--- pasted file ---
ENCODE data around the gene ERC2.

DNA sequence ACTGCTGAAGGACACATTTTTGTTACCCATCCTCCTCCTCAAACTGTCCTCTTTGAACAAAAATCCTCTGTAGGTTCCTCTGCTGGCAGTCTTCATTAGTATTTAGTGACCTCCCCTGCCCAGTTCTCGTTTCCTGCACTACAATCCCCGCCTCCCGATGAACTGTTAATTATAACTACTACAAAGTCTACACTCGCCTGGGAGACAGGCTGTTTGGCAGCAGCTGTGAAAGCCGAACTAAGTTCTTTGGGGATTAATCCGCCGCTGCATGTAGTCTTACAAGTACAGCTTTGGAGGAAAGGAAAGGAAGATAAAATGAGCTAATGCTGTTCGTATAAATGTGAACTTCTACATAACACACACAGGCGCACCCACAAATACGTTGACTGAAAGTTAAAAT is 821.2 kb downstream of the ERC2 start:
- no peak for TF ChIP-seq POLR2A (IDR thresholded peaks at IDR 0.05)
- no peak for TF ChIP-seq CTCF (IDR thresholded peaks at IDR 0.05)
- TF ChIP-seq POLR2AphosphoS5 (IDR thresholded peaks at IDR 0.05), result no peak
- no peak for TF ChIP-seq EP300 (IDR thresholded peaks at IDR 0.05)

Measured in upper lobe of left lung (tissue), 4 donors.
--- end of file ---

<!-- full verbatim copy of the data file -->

ENCODE data around the gene ERC2.

DNA sequence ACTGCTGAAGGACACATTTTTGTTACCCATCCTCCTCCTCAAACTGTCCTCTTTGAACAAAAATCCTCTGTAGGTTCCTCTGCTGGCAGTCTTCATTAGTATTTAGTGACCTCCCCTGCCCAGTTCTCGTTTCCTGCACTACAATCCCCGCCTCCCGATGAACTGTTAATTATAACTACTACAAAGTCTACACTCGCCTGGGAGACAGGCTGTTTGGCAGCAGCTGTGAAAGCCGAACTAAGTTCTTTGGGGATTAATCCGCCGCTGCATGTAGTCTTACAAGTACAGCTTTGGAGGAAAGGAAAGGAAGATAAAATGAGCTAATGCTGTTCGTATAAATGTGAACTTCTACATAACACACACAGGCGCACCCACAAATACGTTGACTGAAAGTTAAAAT is 821.2 kb downstream of the ERC2 start:
- no peak for TF ChIP-seq POLR2A (IDR thresholded peaks at IDR 0.05)
- no peak for TF ChIP-seq CTCF (IDR thresholded peaks at IDR 0.05)
- TF ChIP-seq POLR2AphosphoS5 (IDR thresholded peaks at IDR 0.05), result no peak
- no peak for TF ChIP-seq EP300 (IDR thresholded peaks at IDR 0.05)

Measured in upper lobe of left lung (tissue), 4 donors.